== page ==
Defending Brute Force Attacks

Brute force attacks need time to run. Some attacks can take weeks or even months to provide anything usable. Most of the defenses against brute force attacks involve increasing the time required for success beyond what is technically possible, but that is not the only defense.

  • Increase password length. More characters equal more time to brute force crack.
  • Increase password complexity. More options for each character also increase the time to brute force crack.
  • Limit login attempts. Brute force attacks increment a counter of failed login attempts on most directory services – a good defense against brute force attacks is to lock out users after a few failed attempts, thus nullifying a brute force attack in progress.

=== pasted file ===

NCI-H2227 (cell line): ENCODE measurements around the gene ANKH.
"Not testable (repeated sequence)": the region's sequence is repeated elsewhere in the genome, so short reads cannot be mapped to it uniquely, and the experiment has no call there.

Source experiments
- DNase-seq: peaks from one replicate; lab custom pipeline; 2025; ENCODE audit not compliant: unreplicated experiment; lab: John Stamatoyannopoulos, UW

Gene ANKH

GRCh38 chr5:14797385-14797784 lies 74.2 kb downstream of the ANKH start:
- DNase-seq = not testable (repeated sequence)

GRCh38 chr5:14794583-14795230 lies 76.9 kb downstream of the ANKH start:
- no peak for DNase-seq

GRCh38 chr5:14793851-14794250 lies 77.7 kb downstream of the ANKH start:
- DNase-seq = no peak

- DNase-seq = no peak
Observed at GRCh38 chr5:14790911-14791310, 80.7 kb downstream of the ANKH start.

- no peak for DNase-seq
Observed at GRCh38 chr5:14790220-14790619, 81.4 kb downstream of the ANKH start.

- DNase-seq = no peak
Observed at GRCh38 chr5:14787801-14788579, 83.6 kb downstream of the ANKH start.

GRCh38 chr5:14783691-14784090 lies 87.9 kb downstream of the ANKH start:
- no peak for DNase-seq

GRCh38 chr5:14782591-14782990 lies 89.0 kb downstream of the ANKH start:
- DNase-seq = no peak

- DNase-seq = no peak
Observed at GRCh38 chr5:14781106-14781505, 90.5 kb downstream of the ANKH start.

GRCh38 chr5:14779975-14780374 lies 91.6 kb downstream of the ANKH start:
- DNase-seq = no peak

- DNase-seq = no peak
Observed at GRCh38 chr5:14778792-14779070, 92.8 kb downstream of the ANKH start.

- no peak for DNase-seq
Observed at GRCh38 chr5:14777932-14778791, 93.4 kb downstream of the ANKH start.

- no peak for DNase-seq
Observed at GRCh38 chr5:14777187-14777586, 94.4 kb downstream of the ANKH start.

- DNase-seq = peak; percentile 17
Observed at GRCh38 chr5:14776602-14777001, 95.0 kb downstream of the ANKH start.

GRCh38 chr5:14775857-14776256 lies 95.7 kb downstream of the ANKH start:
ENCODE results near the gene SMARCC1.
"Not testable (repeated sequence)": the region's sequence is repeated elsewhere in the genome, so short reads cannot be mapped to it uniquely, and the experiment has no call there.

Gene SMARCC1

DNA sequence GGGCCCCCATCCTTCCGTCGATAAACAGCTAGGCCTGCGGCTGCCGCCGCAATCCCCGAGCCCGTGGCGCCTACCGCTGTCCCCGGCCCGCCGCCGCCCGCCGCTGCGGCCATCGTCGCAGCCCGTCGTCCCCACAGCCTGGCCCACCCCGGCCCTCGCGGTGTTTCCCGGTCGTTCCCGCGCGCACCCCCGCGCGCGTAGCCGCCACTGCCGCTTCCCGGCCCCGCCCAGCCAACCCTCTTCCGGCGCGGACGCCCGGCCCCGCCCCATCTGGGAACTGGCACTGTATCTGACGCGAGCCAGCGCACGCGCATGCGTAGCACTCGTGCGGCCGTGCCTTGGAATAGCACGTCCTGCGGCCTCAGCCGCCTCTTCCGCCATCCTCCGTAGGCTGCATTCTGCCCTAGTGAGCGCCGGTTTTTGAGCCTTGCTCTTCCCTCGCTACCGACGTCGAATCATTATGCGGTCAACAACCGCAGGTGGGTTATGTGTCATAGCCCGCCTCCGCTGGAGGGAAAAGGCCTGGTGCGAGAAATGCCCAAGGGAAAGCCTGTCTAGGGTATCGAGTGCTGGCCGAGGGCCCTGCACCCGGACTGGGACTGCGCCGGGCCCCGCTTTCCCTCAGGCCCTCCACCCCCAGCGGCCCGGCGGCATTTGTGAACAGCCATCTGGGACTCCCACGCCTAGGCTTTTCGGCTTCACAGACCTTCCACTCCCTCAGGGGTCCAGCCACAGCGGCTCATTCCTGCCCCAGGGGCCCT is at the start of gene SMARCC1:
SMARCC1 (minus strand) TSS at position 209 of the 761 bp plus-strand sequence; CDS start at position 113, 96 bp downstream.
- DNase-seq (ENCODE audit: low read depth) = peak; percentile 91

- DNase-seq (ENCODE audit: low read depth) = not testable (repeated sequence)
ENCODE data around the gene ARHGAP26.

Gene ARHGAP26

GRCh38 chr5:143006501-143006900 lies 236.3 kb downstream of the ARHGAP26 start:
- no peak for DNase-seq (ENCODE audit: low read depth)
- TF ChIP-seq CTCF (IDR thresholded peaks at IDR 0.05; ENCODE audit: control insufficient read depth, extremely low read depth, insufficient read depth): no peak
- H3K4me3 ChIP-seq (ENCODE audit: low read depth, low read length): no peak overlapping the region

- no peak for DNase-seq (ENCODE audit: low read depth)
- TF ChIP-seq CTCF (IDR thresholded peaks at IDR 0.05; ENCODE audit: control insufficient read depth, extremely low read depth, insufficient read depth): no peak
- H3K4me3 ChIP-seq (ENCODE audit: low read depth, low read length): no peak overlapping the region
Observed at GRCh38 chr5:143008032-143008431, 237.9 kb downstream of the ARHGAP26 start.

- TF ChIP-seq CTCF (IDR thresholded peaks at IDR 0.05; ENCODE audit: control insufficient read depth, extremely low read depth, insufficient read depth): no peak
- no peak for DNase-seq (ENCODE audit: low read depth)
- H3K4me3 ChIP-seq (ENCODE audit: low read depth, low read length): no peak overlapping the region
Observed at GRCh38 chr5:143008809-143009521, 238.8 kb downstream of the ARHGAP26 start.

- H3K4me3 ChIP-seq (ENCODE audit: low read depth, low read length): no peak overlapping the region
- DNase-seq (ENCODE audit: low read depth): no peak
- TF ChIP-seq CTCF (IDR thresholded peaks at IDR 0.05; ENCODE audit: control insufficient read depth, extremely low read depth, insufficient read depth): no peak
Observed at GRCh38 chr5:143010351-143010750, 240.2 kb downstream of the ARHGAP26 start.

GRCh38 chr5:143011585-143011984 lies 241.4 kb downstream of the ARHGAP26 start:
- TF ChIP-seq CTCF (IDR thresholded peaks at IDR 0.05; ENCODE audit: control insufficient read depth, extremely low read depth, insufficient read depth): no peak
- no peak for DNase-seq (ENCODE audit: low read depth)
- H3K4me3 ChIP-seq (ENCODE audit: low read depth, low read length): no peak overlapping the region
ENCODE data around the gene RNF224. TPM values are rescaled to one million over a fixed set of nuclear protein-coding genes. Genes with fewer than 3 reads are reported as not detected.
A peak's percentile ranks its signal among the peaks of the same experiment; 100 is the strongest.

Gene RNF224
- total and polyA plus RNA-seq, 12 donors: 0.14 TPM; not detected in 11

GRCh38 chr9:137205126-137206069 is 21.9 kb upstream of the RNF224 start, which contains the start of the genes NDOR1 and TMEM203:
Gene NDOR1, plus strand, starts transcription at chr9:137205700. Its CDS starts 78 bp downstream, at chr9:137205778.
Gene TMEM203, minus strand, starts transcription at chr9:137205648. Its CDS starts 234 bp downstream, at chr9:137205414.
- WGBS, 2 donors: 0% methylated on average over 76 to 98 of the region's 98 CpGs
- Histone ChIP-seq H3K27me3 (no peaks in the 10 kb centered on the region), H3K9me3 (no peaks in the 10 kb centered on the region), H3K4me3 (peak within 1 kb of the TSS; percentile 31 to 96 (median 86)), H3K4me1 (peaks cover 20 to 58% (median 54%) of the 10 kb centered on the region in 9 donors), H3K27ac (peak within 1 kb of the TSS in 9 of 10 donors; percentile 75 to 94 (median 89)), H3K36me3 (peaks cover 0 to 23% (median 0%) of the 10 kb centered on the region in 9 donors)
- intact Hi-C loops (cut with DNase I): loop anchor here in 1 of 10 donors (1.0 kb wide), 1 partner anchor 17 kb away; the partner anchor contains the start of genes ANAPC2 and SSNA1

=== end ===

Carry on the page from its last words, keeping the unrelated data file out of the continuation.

• Implement Captcha. Captcha is a common system to verify a human is a human on websites and can stop brute force attacks in progress.
  • Use multi-factor authentication. Multi-factor authentication adds a second layer of security to each login attempt that requires human intervention which can stop a brute force attack from success.

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